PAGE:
A large tech company can have an ecosystem that’s much larger than what people believe (which is also why big tech companies are positive for economic development). We obviously do not want to completely replace Vancouver’s economy with strictly technology; however, the level of knowledge and creativity that accompanies technology can greatly benefit the economy. Let’s use the controversial Twitter example: naysayers argue they only have 3,000 employees. However, the founding of Twitter spawned a multitude of supporting companies (like Hootsuite) and many marketing agencies were forced to innovate their services and hire new people to deal with Twitter. Twitter’s ecosystem is global but young so consider IBM who employs over 425,000 employees (all with wages averaging higher than $60,000).
Now that you understand a basic technological ecosystem, what public policy do we apply to take this ahead? We must do everything in our power to encourage legitimate investments in companies that demonstrate a net benefit to the tech ecosystem. First identify the companies that either generate revenue, generate talent, or are capable of building an ecosystem around a discontinuous innovation. Then use public policy to balance these three elements together to build a sustainable ecosystem where companies can acquire others, keep innovating, and motivate creative labour. But don’t stop there, because public policy needs to build the foundation.
A healthy supply of resources builds the foundation to a creative ecosystem. Public policy has control over education and infrastructure. I’ve been to both sides of the human world, and resources make a huge difference. I’ve grown up where I always had the fastest internet, but when I saw Africa I realized they had a hard time keeping up because their telecommunication infrastructure is either slow or faulty. Supporting fiber optic innovation and building out faster internet speeds will absolutely support innovation. Africa also has trouble keeping some schools funded, and countries like Rwanda that have massive educational investments are growing because their foundations are solid. So if you ever hear of a government cut to educational programs, you are well right to bitch about it.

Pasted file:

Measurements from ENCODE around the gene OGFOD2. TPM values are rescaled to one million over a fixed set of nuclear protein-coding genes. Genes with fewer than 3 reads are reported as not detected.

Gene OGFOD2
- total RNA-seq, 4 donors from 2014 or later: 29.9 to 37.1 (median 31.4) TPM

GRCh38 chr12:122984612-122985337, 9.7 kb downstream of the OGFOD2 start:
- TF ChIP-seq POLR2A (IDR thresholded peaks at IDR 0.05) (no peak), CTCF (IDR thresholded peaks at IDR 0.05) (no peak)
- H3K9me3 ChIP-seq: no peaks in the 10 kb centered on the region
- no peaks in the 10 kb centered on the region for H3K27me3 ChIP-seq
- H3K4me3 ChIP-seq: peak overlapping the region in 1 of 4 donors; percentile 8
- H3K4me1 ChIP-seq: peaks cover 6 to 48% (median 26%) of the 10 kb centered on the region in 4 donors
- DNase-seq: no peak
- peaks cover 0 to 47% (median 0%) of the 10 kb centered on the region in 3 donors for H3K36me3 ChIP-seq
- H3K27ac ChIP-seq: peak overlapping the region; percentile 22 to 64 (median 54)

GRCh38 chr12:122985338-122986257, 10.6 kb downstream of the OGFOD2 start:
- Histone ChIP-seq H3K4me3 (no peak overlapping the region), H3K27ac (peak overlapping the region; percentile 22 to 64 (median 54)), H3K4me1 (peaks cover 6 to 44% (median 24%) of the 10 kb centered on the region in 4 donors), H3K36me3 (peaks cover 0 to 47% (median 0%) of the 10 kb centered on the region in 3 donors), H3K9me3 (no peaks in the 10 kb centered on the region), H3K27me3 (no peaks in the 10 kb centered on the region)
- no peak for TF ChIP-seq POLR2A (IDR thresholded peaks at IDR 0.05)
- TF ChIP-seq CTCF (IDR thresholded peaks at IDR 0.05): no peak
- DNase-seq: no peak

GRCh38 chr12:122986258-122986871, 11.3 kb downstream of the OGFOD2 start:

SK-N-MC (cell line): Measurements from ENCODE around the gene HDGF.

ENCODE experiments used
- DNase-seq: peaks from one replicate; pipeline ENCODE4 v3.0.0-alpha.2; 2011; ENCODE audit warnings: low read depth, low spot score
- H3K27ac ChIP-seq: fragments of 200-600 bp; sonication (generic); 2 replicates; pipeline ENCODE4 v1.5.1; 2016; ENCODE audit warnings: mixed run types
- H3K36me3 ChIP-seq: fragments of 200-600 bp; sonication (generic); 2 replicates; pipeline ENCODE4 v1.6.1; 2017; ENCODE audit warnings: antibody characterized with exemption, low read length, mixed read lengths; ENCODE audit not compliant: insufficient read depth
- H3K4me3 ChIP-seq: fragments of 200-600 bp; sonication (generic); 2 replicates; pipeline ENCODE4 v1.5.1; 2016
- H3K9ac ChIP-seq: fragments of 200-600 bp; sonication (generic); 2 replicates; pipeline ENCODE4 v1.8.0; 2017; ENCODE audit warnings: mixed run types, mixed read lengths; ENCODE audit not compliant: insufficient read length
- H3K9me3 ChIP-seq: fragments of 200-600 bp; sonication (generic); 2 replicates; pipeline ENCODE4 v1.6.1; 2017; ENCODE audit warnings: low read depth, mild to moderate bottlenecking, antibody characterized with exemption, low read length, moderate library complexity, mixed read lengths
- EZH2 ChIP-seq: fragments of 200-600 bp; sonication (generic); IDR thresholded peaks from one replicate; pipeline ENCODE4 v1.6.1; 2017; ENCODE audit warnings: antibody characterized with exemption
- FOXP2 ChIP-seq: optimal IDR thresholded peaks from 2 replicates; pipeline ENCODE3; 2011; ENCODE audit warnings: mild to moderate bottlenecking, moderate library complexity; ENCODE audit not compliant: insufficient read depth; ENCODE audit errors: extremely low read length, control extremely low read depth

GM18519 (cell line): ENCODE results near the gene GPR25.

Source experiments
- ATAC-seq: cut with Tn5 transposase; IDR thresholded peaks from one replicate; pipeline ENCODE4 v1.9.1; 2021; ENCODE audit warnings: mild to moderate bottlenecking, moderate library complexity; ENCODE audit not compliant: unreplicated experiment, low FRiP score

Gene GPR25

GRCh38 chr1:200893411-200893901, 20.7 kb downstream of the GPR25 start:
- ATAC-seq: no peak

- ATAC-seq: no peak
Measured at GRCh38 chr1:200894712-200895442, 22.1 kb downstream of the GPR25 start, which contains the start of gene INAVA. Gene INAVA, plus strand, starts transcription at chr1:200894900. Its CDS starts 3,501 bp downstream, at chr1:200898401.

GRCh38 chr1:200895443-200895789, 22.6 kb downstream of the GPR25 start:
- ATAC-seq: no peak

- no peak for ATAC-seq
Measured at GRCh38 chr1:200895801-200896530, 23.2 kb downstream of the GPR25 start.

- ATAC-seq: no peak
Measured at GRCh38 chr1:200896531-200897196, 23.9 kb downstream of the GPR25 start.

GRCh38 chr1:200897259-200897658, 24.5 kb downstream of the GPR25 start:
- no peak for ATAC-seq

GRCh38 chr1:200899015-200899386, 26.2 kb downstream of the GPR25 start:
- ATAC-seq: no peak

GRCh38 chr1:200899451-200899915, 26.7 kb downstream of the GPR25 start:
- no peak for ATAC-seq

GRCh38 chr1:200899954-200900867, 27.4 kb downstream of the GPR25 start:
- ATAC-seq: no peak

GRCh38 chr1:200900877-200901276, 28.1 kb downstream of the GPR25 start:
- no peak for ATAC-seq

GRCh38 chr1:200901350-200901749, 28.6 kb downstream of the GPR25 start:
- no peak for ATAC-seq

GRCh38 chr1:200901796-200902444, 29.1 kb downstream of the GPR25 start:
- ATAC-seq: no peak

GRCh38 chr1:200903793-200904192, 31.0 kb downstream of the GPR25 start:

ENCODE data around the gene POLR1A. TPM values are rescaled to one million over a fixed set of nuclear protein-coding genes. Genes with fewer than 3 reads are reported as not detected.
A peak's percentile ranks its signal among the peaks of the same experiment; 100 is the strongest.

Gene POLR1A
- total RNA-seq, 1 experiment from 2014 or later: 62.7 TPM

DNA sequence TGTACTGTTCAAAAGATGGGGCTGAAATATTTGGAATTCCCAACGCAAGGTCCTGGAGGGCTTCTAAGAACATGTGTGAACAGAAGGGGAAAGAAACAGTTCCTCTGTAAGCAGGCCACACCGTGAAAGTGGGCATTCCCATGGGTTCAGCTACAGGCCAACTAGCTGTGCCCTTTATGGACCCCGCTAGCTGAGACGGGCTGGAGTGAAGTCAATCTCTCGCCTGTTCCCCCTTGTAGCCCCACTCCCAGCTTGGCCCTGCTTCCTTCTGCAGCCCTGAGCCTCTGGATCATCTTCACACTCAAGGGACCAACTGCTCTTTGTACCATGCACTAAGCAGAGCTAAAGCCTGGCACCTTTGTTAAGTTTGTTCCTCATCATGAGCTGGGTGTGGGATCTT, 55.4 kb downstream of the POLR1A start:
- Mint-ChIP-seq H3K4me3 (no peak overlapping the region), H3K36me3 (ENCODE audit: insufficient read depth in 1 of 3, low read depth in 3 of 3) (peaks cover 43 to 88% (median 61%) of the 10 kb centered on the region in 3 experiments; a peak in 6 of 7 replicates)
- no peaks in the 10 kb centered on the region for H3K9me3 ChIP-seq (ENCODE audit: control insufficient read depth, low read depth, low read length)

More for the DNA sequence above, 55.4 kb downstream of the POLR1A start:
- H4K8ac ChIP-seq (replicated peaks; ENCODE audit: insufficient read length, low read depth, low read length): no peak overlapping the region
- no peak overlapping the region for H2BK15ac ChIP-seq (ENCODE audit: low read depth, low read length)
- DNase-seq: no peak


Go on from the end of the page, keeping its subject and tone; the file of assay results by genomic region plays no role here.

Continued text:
It’s important to keep our minds away from the topic of social media and think further ahead. Technology is not just media. Technology applies to innovations that have bettered our physical world and made our human routines more efficient and capable. Can you think of any companies who are on the verge of making the next large technological advancement?
If you haven’t heard of General Fusion, you know them now. I’ve met the investors behind General Fusion, and this operation is well-funded and well-organized. It’s mostly a Lower Mainland operation and I consider it one of our most promising companies. General Fusion is a perfect example where an ecosystem came together to support technology. Chrysalix, the investors organizing the GF investment, received a healthy portion of the money locally. And I’ve met General Fusion’s competition: General Atomics. The same company that builds the drones you always see in news from the Middle East, GA also has a large investment in fusion. However, I consider the approach to GA’s fusion very limited and uncreative. In addition, I believe their ecosystem has become too unbalanced with revenue interests rather than revolutionary business practice.